What is the National School Lunch Program?
The National School Lunch Program is a federally assisted meal program operating in over 101,000 public and non‐profit private schools and residential child care institutions. It provided nutritionally balanced, low‐cost or free lunches to more than 31 million children each school day in 2010. In 1998, Congress expanded the National School Lunch Program to include reimbursement for snacks served to children in afterschool educational and enrichment programs to include children through 18 years of age.
The Food and Nutrition Service administers the program at the Federal level. At the State level, the National School Lunch Program is usually administered by State education agencies, which operate the program through agreements with school food authorities.
How does the National School Lunch Program work?
Generally, public or nonprofit private schools of high school grade or under and public or nonprofit private residential child care institutions may participate in the school lunch program. School districts and independent schools that choose to take part in the lunch program get cash subsidies and USDA foods from the U.S. Department of Agriculture (USDA) for each meal they serve. In return, they must serve lunches that meet Federal requirements, and they must offer free or reduced price lunches to eligible children. School food authorities can also be reimbursed for snacks served to children through age 18 in afterschool educational or enrichment programs.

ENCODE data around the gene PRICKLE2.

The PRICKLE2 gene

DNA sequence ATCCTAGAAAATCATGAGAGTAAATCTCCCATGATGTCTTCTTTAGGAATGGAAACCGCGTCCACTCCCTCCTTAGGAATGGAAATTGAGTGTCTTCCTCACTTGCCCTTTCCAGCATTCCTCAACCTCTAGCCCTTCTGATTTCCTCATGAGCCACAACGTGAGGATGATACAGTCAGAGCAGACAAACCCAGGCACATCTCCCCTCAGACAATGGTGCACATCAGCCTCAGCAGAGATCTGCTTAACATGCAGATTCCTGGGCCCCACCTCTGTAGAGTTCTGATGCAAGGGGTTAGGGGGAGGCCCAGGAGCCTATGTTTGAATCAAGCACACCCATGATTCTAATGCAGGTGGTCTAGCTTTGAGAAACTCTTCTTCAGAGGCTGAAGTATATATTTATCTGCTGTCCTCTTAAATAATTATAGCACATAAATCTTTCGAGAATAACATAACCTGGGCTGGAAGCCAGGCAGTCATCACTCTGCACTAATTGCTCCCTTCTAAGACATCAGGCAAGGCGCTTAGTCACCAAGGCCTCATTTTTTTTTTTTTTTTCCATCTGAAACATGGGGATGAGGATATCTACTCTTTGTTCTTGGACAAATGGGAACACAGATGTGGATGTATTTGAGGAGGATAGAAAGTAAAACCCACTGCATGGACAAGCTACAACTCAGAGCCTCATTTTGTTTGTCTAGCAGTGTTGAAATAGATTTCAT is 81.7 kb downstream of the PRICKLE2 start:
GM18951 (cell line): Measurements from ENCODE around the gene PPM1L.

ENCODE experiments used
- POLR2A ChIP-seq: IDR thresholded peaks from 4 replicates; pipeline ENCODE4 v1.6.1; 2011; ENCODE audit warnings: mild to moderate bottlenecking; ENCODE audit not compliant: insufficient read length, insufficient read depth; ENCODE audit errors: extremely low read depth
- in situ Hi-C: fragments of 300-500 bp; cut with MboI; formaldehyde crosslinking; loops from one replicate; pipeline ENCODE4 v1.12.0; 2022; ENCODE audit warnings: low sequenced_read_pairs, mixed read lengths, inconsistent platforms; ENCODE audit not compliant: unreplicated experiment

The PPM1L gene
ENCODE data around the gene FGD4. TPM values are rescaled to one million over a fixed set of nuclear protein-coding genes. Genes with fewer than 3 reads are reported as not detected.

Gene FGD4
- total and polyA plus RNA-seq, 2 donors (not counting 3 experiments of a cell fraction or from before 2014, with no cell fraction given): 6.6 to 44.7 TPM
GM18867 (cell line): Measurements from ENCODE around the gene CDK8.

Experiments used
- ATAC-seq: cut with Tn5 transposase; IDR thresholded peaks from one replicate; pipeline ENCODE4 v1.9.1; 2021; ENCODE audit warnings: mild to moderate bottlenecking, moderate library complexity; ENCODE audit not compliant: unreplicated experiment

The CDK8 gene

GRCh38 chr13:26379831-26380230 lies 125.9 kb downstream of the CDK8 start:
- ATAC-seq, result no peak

What are the nutritional requirements for school lunches?
School lunches must meet the applicable recommendations of the Dietary Guidelines for Americans, which recommend that no less than 10 percent from saturated fat. Regulations also establish standards to reduce sodium in school lunch over the next few years and minimum and maximum calories and grains. School lunches must meet Federal nutrition requirements, but decisions about what specific foods to serve and how they are prepared are made by local school food authorities.